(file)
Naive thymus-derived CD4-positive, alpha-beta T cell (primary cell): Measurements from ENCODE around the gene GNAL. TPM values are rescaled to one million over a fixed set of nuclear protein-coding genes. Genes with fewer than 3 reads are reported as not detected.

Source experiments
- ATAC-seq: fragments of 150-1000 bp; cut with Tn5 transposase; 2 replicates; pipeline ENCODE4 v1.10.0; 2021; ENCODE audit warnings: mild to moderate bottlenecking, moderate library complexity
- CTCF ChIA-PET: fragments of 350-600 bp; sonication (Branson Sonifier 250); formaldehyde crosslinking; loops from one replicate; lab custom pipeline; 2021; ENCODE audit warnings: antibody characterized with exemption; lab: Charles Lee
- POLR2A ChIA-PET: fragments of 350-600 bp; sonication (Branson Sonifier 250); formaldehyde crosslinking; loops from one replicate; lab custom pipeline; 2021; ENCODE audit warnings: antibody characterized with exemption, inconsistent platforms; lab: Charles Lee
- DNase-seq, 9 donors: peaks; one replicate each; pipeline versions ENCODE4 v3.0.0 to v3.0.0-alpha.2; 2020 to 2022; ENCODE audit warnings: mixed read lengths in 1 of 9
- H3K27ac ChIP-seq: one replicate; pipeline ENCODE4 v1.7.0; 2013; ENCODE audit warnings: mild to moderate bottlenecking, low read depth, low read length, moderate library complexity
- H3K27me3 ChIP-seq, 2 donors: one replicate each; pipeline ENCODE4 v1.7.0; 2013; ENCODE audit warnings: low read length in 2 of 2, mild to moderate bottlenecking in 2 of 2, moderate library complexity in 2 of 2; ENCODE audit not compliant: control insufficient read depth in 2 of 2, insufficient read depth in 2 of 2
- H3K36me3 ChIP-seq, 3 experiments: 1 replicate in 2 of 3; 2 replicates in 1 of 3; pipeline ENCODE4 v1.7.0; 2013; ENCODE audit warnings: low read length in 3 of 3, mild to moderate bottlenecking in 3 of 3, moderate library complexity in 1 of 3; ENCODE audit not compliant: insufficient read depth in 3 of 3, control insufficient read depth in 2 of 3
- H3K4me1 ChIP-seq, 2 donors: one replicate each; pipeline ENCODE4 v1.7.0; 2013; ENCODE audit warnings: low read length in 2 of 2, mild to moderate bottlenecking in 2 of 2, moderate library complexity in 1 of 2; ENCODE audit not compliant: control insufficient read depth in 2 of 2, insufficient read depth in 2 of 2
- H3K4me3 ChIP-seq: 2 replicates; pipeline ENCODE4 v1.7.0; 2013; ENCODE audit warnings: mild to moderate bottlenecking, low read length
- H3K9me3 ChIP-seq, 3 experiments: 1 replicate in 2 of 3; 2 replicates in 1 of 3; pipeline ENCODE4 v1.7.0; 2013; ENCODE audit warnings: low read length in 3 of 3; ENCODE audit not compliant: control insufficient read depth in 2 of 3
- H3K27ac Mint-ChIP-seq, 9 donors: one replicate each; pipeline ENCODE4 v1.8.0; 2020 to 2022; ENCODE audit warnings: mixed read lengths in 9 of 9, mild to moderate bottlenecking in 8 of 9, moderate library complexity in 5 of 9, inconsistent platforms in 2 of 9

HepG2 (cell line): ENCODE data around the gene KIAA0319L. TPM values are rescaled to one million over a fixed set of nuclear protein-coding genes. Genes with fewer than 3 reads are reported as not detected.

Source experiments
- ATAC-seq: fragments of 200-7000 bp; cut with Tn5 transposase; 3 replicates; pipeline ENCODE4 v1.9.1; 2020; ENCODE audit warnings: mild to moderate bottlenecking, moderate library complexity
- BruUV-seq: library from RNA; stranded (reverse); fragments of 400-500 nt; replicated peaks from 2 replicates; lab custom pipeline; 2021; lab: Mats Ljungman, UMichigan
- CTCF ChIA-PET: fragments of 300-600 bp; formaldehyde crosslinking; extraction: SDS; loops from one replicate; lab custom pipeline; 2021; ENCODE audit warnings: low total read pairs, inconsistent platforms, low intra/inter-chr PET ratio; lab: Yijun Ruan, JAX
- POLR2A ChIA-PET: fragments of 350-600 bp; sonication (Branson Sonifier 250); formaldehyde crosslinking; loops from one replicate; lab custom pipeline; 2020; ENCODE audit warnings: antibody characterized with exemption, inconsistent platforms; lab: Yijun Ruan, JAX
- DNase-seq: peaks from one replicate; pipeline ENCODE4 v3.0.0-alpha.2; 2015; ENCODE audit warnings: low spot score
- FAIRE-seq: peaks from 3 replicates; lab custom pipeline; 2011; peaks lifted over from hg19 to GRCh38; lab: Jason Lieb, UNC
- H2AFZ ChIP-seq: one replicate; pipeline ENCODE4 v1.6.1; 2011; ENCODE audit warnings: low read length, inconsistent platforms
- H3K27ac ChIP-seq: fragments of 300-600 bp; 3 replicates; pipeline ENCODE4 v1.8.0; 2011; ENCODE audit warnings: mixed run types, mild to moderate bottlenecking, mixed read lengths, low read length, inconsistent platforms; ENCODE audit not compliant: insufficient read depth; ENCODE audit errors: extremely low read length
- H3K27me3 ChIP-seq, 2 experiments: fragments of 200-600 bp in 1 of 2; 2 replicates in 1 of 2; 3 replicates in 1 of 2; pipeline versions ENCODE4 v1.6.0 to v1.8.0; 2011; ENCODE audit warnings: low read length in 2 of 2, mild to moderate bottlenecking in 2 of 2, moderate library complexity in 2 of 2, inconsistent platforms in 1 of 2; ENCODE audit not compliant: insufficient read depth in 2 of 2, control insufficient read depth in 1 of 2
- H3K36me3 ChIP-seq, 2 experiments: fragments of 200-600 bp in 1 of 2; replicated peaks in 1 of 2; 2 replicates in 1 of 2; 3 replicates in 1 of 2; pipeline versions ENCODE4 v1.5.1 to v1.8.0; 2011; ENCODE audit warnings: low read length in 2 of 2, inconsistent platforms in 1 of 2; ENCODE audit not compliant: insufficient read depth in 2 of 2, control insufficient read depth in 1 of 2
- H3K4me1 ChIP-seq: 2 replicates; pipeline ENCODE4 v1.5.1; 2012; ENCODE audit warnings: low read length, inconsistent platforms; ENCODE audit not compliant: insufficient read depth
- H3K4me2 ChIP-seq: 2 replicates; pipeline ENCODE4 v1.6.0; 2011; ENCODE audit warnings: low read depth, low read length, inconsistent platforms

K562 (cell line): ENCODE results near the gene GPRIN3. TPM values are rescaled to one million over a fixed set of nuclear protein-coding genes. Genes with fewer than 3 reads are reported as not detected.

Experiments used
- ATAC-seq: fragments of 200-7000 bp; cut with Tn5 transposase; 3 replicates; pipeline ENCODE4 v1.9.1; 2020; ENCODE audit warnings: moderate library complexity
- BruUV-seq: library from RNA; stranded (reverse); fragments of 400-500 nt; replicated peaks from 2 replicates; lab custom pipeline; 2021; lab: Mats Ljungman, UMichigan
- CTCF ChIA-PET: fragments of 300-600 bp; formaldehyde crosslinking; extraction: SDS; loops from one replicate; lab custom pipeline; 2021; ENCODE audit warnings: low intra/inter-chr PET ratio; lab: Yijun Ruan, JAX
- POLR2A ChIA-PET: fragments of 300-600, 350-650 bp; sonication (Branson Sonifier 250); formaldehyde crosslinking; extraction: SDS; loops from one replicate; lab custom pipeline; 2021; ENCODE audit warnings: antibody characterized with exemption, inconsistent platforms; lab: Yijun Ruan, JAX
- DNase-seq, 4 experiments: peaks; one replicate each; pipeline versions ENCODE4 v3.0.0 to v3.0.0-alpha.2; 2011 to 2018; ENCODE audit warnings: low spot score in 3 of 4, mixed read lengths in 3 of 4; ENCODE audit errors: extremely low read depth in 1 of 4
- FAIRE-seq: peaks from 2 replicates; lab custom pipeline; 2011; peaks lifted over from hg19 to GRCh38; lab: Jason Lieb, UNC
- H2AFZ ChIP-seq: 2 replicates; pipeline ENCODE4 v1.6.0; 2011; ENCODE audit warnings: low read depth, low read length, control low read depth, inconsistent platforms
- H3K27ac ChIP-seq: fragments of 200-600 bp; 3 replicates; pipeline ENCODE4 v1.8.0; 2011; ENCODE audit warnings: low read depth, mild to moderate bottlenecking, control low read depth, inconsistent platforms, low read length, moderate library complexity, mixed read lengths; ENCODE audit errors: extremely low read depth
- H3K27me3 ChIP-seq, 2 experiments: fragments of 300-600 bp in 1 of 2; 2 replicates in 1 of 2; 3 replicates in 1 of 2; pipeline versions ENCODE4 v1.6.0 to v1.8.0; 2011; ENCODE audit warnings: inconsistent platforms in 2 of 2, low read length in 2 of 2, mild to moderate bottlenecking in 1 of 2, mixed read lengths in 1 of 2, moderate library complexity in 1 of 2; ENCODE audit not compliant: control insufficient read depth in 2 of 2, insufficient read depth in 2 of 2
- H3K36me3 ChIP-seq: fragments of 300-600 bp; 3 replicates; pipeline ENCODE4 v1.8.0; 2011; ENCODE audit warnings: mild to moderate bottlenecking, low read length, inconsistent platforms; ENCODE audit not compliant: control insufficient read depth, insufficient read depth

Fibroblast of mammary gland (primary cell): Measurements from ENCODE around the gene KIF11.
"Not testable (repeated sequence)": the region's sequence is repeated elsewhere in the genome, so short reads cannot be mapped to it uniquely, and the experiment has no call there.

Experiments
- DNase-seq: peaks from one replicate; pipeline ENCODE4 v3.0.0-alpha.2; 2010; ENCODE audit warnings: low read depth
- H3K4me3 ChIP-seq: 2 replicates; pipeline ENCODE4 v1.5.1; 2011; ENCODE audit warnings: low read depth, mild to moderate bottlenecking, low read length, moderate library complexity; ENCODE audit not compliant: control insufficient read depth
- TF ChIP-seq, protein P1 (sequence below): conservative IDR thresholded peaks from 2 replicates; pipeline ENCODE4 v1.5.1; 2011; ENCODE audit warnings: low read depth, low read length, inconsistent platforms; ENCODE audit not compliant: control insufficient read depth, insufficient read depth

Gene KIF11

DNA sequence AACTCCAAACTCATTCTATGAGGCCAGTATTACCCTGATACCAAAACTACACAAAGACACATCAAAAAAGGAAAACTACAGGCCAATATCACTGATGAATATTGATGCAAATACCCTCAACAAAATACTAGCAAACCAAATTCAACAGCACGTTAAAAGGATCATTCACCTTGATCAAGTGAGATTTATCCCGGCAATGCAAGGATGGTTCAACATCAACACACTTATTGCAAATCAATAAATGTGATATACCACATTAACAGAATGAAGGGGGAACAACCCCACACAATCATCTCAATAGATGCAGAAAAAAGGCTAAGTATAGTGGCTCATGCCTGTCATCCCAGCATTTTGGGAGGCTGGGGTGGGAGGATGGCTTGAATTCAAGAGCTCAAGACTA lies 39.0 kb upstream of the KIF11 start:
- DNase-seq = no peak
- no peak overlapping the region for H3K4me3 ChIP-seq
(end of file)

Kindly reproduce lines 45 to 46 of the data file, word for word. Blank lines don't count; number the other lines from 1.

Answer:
- TF ChIP-seq, protein P1 (sequence below): conservative IDR thresholded peaks from 2 replicates; pipeline ENCODE4 v1.5.1; 2011; ENCODE audit warnings: low read depth, low read length, inconsistent platforms; ENCODE audit not compliant: control insufficient read depth, insufficient read depth

Gene KIF11